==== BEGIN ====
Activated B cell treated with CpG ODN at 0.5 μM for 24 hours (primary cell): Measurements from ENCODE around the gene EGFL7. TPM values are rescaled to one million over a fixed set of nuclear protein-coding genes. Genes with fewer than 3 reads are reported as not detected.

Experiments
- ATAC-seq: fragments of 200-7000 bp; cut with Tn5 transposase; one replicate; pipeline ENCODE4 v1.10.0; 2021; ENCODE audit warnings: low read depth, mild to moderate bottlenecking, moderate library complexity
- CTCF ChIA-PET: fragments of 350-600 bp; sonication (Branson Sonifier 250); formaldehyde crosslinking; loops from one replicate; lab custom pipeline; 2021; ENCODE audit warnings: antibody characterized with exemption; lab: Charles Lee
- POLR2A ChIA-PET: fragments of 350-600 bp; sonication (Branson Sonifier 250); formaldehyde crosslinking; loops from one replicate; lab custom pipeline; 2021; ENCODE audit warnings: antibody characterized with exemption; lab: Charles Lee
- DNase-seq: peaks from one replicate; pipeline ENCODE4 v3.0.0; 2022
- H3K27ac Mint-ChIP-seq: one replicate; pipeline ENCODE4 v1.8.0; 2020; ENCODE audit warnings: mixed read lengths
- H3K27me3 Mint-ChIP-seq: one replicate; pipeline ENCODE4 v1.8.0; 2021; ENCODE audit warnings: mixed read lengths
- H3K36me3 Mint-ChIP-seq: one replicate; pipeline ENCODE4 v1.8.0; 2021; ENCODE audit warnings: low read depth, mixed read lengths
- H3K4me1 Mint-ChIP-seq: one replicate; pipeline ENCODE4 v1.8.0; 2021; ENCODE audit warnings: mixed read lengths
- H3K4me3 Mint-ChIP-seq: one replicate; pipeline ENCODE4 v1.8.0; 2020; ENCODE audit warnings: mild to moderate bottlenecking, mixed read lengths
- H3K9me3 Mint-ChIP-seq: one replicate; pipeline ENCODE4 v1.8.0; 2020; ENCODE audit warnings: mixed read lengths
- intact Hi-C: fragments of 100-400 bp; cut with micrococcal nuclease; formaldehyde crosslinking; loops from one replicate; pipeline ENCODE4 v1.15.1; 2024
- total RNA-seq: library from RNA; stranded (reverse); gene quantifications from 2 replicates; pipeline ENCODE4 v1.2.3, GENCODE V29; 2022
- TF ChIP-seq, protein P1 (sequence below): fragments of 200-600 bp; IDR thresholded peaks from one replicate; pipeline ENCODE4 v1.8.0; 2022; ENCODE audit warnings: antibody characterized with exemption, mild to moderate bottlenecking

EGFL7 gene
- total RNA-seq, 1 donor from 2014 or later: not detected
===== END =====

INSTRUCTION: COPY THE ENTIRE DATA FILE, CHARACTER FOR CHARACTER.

Activated B cell treated with CpG ODN at 0.5 μM for 24 hours (primary cell): Measurements from ENCODE around the gene EGFL7. TPM values are rescaled to one million over a fixed set of nuclear protein-coding genes. Genes with fewer than 3 reads are reported as not detected.

Experiments
- ATAC-seq: fragments of 200-7000 bp; cut with Tn5 transposase; one replicate; pipeline ENCODE4 v1.10.0; 2021; ENCODE audit warnings: low read depth, mild to moderate bottlenecking, moderate library complexity
- CTCF ChIA-PET: fragments of 350-600 bp; sonication (Branson Sonifier 250); formaldehyde crosslinking; loops from one replicate; lab custom pipeline; 2021; ENCODE audit warnings: antibody characterized with exemption; lab: Charles Lee
- POLR2A ChIA-PET: fragments of 350-600 bp; sonication (Branson Sonifier 250); formaldehyde crosslinking; loops from one replicate; lab custom pipeline; 2021; ENCODE audit warnings: antibody characterized with exemption; lab: Charles Lee
- DNase-seq: peaks from one replicate; pipeline ENCODE4 v3.0.0; 2022
- H3K27ac Mint-ChIP-seq: one replicate; pipeline ENCODE4 v1.8.0; 2020; ENCODE audit warnings: mixed read lengths
- H3K27me3 Mint-ChIP-seq: one replicate; pipeline ENCODE4 v1.8.0; 2021; ENCODE audit warnings: mixed read lengths
- H3K36me3 Mint-ChIP-seq: one replicate; pipeline ENCODE4 v1.8.0; 2021; ENCODE audit warnings: low read depth, mixed read lengths
- H3K4me1 Mint-ChIP-seq: one replicate; pipeline ENCODE4 v1.8.0; 2021; ENCODE audit warnings: mixed read lengths
- H3K4me3 Mint-ChIP-seq: one replicate; pipeline ENCODE4 v1.8.0; 2020; ENCODE audit warnings: mild to moderate bottlenecking, mixed read lengths
- H3K9me3 Mint-ChIP-seq: one replicate; pipeline ENCODE4 v1.8.0; 2020; ENCODE audit warnings: mixed read lengths
- intact Hi-C: fragments of 100-400 bp; cut with micrococcal nuclease; formaldehyde crosslinking; loops from one replicate; pipeline ENCODE4 v1.15.1; 2024
- total RNA-seq: library from RNA; stranded (reverse); gene quantifications from 2 replicates; pipeline ENCODE4 v1.2.3, GENCODE V29; 2022
- TF ChIP-seq, protein P1 (sequence below): fragments of 200-600 bp; IDR thresholded peaks from one replicate; pipeline ENCODE4 v1.8.0; 2022; ENCODE audit warnings: antibody characterized with exemption, mild to moderate bottlenecking

EGFL7 gene
- total RNA-seq, 1 donor from 2014 or later: not detected